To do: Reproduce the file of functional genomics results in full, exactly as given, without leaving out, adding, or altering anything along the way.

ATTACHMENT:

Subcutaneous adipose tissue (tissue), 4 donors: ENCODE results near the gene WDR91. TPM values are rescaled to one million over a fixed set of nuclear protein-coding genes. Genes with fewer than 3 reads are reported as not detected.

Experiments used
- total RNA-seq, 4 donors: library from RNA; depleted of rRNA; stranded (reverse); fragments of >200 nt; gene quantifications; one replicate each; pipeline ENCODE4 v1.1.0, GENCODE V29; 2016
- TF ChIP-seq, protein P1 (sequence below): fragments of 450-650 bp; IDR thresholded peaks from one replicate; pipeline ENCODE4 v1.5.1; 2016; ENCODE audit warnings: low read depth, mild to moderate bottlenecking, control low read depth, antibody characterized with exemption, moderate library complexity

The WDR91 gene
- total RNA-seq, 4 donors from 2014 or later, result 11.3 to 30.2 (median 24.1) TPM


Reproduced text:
Subcutaneous adipose tissue (tissue), 4 donors: ENCODE results near the gene WDR91. TPM values are rescaled to one million over a fixed set of nuclear protein-coding genes. Genes with fewer than 3 reads are reported as not detected.

Experiments used
- total RNA-seq, 4 donors: library from RNA; depleted of rRNA; stranded (reverse); fragments of >200 nt; gene quantifications; one replicate each; pipeline ENCODE4 v1.1.0, GENCODE V29; 2016
- TF ChIP-seq, protein P1 (sequence below): fragments of 450-650 bp; IDR thresholded peaks from one replicate; pipeline ENCODE4 v1.5.1; 2016; ENCODE audit warnings: low read depth, mild to moderate bottlenecking, control low read depth, antibody characterized with exemption, moderate library complexity

The WDR91 gene
- total RNA-seq, 4 donors from 2014 or later, result 11.3 to 30.2 (median 24.1) TPM